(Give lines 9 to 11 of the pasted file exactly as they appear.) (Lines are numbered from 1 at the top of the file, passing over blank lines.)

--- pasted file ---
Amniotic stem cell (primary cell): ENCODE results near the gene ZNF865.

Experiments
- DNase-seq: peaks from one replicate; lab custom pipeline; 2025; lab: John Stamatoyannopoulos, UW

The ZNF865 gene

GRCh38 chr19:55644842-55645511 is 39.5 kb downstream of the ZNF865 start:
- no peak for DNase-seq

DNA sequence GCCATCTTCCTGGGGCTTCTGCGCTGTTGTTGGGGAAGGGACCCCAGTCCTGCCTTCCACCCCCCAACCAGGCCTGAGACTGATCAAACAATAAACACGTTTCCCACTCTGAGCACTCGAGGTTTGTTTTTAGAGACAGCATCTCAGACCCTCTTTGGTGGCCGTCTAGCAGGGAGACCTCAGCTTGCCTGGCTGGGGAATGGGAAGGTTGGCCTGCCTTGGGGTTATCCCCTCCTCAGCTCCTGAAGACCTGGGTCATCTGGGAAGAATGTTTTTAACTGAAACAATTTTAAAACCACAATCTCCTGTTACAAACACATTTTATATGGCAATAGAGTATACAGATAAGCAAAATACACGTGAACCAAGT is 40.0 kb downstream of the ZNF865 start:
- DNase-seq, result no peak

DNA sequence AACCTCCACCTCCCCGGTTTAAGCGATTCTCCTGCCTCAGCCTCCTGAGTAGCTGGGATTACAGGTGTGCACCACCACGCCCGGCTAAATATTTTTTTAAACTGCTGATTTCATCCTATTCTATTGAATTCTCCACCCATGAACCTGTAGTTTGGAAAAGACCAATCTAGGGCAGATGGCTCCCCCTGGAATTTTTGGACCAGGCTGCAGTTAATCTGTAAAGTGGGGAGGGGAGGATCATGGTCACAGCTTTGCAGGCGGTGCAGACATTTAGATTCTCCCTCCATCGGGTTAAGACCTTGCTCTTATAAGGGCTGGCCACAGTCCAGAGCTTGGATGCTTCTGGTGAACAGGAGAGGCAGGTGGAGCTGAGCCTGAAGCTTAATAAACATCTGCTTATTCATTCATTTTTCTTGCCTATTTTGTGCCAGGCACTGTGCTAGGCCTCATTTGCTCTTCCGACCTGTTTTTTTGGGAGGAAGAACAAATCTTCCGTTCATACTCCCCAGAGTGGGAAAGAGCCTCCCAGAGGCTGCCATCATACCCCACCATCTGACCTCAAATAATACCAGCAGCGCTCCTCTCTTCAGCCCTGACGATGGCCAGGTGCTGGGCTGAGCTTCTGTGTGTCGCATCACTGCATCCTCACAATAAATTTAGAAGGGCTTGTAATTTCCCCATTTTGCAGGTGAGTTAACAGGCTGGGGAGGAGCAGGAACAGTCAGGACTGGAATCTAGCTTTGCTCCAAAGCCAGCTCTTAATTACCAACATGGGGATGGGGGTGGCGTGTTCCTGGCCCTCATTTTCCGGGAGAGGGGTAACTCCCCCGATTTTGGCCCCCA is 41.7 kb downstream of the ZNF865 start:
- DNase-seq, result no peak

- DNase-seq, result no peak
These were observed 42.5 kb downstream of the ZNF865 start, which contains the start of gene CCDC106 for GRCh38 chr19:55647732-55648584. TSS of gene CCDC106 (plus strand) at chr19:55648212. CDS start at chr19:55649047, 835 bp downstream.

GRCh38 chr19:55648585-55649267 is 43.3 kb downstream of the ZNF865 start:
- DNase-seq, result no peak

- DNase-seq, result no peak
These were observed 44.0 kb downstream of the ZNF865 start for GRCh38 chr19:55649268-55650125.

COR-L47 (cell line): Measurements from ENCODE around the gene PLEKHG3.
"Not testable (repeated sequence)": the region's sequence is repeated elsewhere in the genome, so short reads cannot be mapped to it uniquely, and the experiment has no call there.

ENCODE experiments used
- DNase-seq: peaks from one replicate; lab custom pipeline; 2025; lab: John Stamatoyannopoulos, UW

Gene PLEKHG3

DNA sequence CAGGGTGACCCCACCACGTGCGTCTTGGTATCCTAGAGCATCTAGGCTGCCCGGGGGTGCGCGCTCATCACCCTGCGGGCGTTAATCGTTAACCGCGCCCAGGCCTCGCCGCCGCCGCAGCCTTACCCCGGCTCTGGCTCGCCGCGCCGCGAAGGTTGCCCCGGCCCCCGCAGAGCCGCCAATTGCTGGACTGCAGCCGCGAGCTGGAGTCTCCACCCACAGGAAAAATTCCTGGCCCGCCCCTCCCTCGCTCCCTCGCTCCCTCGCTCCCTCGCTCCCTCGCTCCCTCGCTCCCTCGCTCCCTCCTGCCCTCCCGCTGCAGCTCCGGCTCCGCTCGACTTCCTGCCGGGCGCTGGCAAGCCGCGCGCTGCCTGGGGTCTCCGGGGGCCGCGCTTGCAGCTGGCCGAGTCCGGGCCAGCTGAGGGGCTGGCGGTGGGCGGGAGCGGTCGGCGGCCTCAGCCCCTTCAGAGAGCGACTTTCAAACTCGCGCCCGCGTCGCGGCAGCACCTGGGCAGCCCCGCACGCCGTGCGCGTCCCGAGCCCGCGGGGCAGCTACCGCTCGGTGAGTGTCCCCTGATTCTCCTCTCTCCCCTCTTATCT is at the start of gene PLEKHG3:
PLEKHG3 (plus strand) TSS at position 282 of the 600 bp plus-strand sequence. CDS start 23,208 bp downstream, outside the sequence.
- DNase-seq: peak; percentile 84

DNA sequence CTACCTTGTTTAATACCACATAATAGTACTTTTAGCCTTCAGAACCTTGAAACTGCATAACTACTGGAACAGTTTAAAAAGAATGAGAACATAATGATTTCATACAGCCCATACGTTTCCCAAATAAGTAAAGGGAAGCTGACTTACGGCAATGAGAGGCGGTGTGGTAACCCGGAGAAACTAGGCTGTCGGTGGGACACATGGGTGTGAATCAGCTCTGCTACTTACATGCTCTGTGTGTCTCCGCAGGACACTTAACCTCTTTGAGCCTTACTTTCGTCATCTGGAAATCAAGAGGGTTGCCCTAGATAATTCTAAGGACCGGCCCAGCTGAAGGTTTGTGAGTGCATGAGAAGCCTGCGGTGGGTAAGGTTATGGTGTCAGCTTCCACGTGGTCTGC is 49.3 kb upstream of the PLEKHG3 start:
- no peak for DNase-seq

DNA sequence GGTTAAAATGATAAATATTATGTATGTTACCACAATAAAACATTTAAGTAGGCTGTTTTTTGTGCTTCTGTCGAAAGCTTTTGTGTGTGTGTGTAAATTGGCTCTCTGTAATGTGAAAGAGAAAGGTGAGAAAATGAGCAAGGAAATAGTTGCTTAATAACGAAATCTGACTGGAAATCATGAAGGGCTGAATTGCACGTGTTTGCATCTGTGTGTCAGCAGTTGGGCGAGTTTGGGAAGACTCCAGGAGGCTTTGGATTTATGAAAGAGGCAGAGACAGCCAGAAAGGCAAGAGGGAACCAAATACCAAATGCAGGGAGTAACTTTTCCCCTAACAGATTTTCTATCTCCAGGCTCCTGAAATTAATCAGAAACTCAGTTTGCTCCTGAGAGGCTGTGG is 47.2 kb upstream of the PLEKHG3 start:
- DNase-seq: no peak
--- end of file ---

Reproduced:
DNA sequence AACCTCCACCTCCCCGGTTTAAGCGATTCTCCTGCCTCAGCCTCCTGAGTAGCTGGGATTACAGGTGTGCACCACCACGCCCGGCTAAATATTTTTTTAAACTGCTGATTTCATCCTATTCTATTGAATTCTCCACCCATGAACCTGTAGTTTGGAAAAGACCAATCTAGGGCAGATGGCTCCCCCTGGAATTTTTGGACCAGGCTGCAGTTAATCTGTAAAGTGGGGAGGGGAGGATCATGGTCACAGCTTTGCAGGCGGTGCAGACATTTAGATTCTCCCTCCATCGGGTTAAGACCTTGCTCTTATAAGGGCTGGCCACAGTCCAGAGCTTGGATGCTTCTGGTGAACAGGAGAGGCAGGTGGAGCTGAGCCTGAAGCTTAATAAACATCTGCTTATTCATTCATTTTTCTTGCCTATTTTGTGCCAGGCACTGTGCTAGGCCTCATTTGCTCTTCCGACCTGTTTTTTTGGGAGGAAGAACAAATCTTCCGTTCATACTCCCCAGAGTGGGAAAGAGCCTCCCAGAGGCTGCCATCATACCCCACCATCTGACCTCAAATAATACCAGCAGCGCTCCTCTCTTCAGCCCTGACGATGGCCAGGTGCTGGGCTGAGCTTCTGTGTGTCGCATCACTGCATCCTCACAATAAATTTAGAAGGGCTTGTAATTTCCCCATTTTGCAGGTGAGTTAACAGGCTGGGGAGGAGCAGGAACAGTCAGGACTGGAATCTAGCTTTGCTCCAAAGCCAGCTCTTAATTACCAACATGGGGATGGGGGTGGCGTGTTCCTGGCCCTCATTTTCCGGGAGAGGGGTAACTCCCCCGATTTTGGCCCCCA is 41.7 kb downstream of the ZNF865 start:
- DNase-seq, result no peak

- DNase-seq, result no peak